When our loved ones become incapable of caring for themselves, whether because of old age, mental impairment or physical disability, among other reasons, we want to ensure that they are receiving the care and protection they need. One of the ways to secure their safety is to place them under guardianship.
Unfortunately, some guardians take advantage of their wards’ vulnerability. If this happens, acting fast and removing loved ones from the abusive guardian’s charge is essential.
Suspecting financial and physical elder abuse
Putting an individual under guardianship includes surrendering control to the guardian to make decisions about the ward’s medical care, finances and other decisions relevant to the ward’s overall well-being. Sadly, some guardians use their authority and the ward’s vulnerability to misuse assets for their own benefit. Signs of financial abuse include unusual fund or property transfers, unpaid bills and services or other unexplained activity that poses a risk to the ward and their assets.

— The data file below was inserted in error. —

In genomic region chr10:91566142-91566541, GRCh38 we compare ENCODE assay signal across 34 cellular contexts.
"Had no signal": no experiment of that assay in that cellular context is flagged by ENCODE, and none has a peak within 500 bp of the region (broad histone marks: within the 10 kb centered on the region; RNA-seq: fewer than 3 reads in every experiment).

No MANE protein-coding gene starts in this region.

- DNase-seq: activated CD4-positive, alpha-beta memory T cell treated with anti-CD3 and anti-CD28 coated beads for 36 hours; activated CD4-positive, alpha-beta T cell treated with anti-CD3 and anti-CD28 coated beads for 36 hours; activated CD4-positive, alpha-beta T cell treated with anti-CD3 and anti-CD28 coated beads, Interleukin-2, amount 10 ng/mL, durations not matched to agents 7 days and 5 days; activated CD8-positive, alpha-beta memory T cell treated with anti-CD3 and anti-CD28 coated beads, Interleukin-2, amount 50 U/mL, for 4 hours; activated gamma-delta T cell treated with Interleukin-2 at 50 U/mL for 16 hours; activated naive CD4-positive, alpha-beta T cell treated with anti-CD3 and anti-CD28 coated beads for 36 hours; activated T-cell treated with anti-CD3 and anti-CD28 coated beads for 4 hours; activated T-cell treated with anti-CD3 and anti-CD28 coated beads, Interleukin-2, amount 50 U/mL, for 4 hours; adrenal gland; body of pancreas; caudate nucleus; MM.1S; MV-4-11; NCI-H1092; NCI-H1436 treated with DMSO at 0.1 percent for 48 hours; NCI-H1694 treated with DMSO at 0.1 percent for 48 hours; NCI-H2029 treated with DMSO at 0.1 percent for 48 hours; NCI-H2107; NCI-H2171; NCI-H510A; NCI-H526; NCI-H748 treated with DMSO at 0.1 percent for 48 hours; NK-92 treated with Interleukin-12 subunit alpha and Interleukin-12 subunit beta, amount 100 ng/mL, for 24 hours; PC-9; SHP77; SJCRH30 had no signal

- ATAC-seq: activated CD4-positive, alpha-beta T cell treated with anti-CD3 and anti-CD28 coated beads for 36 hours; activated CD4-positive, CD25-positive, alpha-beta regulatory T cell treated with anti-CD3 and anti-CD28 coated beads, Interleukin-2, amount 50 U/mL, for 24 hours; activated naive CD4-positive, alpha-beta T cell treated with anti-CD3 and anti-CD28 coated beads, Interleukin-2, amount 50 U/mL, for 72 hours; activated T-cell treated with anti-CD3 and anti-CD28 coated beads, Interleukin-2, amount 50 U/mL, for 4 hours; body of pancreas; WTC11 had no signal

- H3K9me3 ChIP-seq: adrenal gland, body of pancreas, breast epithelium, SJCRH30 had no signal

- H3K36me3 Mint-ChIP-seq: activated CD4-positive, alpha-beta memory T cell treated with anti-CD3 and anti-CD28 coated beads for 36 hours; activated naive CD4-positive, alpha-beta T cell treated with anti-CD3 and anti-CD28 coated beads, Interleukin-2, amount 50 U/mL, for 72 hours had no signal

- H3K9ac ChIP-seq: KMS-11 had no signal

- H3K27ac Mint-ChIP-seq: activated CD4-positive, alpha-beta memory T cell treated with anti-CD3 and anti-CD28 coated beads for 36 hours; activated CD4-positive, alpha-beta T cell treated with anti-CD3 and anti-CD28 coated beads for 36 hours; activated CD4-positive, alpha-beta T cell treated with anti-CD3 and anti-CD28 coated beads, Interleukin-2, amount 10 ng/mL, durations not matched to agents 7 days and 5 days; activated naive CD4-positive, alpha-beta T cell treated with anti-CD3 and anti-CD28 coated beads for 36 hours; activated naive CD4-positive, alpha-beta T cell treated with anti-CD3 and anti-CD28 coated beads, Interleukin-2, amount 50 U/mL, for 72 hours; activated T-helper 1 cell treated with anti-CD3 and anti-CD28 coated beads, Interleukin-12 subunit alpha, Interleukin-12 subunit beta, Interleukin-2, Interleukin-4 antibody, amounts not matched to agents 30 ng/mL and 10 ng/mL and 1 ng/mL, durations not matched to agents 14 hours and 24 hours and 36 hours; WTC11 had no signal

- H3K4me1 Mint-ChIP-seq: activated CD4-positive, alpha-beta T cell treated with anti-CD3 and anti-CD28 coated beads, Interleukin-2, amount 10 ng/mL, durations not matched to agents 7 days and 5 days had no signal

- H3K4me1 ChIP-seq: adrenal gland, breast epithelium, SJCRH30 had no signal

Other signs of elder abuse can manifest in obvious and subtle signs of physical mistreatment. Signs like malnutrition and dehydration, isolation and changes in behavior can point to the guardian’s failure to perform their duty to care for the ward.
What can you do?
If you have suspicions that your ward’s guardian is misappropriating the financial assets or physically abusing your loved one, your initial step should be to report the abuse to the appropriate protective services or law enforcement agency.
Subsequently, you can ask the court to remove the guardian and appoint a new one who is trustworthy. However, the court does not automatically enforce the removal and new appointment. The court will hear the case to determine whether the guardian is unfit for the position and whether it is in the ward’s best interest to have a new guardian. Hence, providing relevant proof and information about the abuse can help the court decide.